Nebraska upsets No. 17 Ohio State in front of rowdy home crowd


No. 17 Ohio State lost its fourth consecutive game on Monday night as the Buckeyes fell on the road to Nebraska, 68-62.

The Cornhuskers hadn’t beaten Ohio State since 1985, and in front of a packed home crowd, they held off the Buckeyes by limiting turnovers and playing very good defense.

Although Nebraska had 17 turnovers, they held off on major turnovers in the first half — and down the stretch — and held Ohio State to 39 percent shooting from the field and 28 percent shooting from the three-point line.

Tim Miles’ decision to go with a small lineup to help matchup with Ohio State was another crucial decision. The Cornhuskers were able to defend Ohio State by going small, while also being quicker on the offensive end with more ball handlers.

Shavon Shields and Terran Petteway both led Nebraska with 18 points while Deverell Biggs added 11 points.

It didn’t help that the Buckeyes couldn’t find a go-to scorer. Aaron Craft led the Ohio State with 12 points as LaQuinton Ross (11 points) and Lenzelle Smith (10 points) both struggled hit shots from the field.

Ohio State has lost four straight games — three of which were on the road — and are clearly in a freefall as Big Ten play is underway. The Buckeyes are now 2-4 in the Big Ten and it won’t get much easier from here. Can Ohio State find a reliable scoring threat?

Former Wichita State assistant returns as a consultant

Chris Jans, Gregg Marshall
Associated Press
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Prior to a one-year stint as the head coach coach at Bowling Green that came to an end in early April as a result of an incident at a Bowling Green restaurant, Chris Jans was a member of Gregg Marshall’s coaching staff at Wichita State from 2007-14. During those seven seasons Jans was a key figure as the Shockers made the progression to a respected national power.

Jans is back in Wichita, with Paul Suellentrop of the Wichita Eagle reporting Thursday that he’s serving as a consultant to the program. Jans’ consulting agreement runs for 45 days, which the school can renew, and he’ll be paid $10,000 for the work. While Jans isn’t allowed to do any coaching, he can watch practices and provide Marshall and the coaching staff with his observations.

“He will be able to consult with the coaching staff, only on what he observes in practice,” said Darron Boatright, WSU deputy athletics director. “By NCAA rule, a consultant is not allowed to have communication with student-athletes … not about basketball-related activities or performance.”

While Jans (who according to the story has served in a similar role for another school) can’t do any coaching in this role, his return does give Marshall another trusted voice to call upon when needed. Wichita State bid farewell to an assistant coach this spring with Steve Forbes being hired as the head coach at East Tennessee State, with his position being filled by former Sunrise Christian Academy coach Kyle Lindsted.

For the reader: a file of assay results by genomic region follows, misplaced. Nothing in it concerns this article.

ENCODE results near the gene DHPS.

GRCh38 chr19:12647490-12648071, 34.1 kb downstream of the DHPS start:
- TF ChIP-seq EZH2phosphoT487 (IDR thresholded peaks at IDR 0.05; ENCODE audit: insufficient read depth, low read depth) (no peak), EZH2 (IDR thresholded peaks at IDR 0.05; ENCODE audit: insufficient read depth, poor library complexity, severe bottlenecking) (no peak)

AUDIO: Rick Pitino discusses allegations, future at Louisville

Rick Pitino
Associated Press
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Thursday afternoon marked the first time since Friday that Louisville head coach Rick Pitino commented on the controversy that has taken his program by storm. Speaking with Terry Meiners of 840 WHAS in Louisville, Pitino discussed the escort scandal, what could have possibly led former staffer Andre McGee down the path he’s alleged to have taken in Katina Powell’s book and his future at Louisville.

The interview began with Meiners asking Pitino if it changed his thinking as to whether or not he needed to resign, which (as one would expect) Pitino shot down. Also discussed was the statement released by school president Dr. James Ramsey, which expressed support for athletic director Tom Jurich but did not mention Pitino at all.

“Well I can’t answer that, Terry,” Pitino said when asked why he wasn’t mentioned in the statement. “Twenty-six years ago Kentucky brought me in to make the program compliant to NCAA rules. (Then-Kentucky president) Dr. (David) Roselle and (then Kentucky athletic director) C.M. Newton thought I was the guy to come in and change around the images, change around the culture and add a lot of discipline to the program. And I did that.

“And then I came here to the University of Louisville, and if someone was five seconds late or not early consequences would be paid from a disciplinary standpoint,” Pitino continued. “This is obviously not a person being late, this is not about a person (not) working hard. This is about things that are very disgusting, things that turn my stomach, things that keep me up without sleeping.

“But unfortunately, I had no knowledge of any of this and don’t believe in it. It’s sickening to me, the whole thing. But I’m thinking of my 13 players, I’m thinking of our program, and I’m sorry that Dr. Ramsey did not think enough to mention me but that’s something I cannot control.”

Below is audio of the full interview, which ran just over 17 minutes in length.